Strengths and limitations
The major strength of this study is the large sample size and the recruiting of citizens instead of patients. Citizens were recruited on weekly fairs and other public places. This means that we approached a very representative population that is not necessary chronically or terminally ill or particularly interested in end of life care. A limitation of this study lies in the limited response ratio (1/3) among GP’s. Possibly only doctors interested in the subject completed the survey. On the other hand, more than half of these doctors made 5 or less advance directives in 2015. Additionally, a tenth of the GPs declared that a lack of knowledge was an important threshold. Finally, regarding the patient population, it is very likely that only Dutch speaking or native Flemish citizens were included since a good mastery of Dutch was required to complete the survey.
In the study a quantitative design was chosen intentionally. This strategy permitted to collect sufficient data to detect trends and to draw the gridlines for a qualitative follow up study with in depth interviews and focus group discussion.
A well-drafted advance directive has a prominent role in ACP and can provide an improvement in the quality of life. Although the public need is high, the number of formally drafted advance directives remains low. This finding is mainly due to the time-consuming process and inherent to the delicate character of end of life conversations. Further research could examine whether the awareness and information process could be a task for other health care workers. Another explanation for the low number of advance directives is the complexity of the actual application. Despite campaigns and local initiatives citizens find the form and procedure hard to understand. Patients and caregivers will certainly benefit from particular consultation rounds about end of life care, analogous to the attention and time spent on prevention.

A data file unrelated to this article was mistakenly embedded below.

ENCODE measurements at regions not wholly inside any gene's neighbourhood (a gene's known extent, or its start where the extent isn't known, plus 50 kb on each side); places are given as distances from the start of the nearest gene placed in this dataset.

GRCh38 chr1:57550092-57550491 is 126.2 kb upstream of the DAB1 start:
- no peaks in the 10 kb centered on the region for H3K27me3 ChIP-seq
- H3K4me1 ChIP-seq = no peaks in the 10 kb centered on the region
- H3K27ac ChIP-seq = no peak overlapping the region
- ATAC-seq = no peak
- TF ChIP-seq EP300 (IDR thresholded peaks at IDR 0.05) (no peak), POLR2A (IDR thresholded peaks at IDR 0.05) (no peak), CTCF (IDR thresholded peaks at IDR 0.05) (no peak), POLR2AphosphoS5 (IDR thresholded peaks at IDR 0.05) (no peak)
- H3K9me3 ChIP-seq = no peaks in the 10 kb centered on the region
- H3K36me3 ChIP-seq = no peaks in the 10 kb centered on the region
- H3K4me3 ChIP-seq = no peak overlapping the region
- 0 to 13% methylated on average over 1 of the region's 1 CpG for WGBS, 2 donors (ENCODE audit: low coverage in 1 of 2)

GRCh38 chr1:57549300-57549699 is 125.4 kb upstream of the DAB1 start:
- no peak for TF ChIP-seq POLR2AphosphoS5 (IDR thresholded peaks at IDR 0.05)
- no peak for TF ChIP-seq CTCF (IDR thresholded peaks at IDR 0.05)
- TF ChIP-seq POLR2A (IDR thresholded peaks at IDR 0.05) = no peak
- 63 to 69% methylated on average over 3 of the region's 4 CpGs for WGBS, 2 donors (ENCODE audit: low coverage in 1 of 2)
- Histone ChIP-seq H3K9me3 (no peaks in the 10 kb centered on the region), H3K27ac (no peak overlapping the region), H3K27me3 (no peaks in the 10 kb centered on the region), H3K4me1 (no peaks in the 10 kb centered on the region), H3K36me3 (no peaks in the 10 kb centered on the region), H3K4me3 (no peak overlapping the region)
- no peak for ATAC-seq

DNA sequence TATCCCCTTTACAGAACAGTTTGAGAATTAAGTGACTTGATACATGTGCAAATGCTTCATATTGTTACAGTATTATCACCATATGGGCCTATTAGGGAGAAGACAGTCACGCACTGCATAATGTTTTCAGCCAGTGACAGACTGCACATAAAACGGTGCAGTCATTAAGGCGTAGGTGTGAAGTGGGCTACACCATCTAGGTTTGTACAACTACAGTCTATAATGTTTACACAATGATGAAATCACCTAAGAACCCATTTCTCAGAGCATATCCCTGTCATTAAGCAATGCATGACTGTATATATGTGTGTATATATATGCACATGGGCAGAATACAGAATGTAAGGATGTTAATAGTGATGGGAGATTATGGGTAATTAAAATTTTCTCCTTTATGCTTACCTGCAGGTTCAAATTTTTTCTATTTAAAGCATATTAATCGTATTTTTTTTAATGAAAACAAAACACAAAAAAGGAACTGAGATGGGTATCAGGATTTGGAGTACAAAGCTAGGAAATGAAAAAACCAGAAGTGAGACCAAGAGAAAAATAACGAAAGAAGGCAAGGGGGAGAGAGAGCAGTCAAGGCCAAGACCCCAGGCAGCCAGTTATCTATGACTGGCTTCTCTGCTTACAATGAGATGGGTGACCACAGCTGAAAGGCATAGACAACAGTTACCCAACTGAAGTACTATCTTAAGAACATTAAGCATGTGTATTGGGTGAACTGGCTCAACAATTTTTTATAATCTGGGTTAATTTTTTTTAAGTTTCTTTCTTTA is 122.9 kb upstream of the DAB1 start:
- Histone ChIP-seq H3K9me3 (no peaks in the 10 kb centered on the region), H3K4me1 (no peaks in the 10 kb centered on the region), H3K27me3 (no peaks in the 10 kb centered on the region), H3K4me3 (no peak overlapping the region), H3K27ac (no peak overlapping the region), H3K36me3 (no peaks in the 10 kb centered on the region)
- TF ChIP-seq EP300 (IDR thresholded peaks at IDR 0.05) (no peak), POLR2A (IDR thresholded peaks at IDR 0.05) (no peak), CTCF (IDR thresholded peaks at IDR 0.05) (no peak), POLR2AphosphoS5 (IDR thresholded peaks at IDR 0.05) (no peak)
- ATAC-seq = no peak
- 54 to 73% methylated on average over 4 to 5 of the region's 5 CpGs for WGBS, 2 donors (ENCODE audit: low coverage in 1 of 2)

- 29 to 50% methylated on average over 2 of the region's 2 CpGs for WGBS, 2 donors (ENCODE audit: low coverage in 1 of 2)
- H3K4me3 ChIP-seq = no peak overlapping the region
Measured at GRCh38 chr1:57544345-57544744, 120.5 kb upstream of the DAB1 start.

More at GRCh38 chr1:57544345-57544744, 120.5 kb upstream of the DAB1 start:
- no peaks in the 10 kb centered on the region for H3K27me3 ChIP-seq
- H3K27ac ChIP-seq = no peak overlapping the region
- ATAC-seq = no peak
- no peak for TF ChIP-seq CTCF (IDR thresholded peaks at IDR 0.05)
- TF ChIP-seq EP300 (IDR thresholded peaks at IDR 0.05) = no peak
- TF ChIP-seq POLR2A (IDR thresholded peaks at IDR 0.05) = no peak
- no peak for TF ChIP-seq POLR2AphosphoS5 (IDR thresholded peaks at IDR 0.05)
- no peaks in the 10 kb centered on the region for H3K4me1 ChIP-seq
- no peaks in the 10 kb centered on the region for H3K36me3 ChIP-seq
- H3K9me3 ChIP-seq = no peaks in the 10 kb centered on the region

Advance Care Planning
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Availability of data and materials
The datasets used and/or analyzed during the current study available from the corresponding author on reasonable request.gei
Ethics approval and consent to participate
The study protocol was submitted to the University Hospitals of Leuven Medical Ethics Committee and approved in December 2015 (number mp08419). People were informed in writing about the purpose of the study and gave their verbal consent in case of the paper version and by ticking the box in case of the electronic version. The Belgian legislation and ethical regulations do not require a written informed consent in case no medical or personal data are collected.
Consent for publication
According to the informed consent, participating subjects agreed to publish the results of the anonymous data.
The authors declare that they have no competing interests.
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Scholten, G., Bourguignon, S., Delanote, A. et al. Advance directive: does the GP know and address what the patient wants? Advance directive in primary care. BMC Med Ethics 19, 58 (2018). https://doi.org/10.1186/s12910-018-0305-2
- Primary care
- General practice
- Advance care planning
- Living will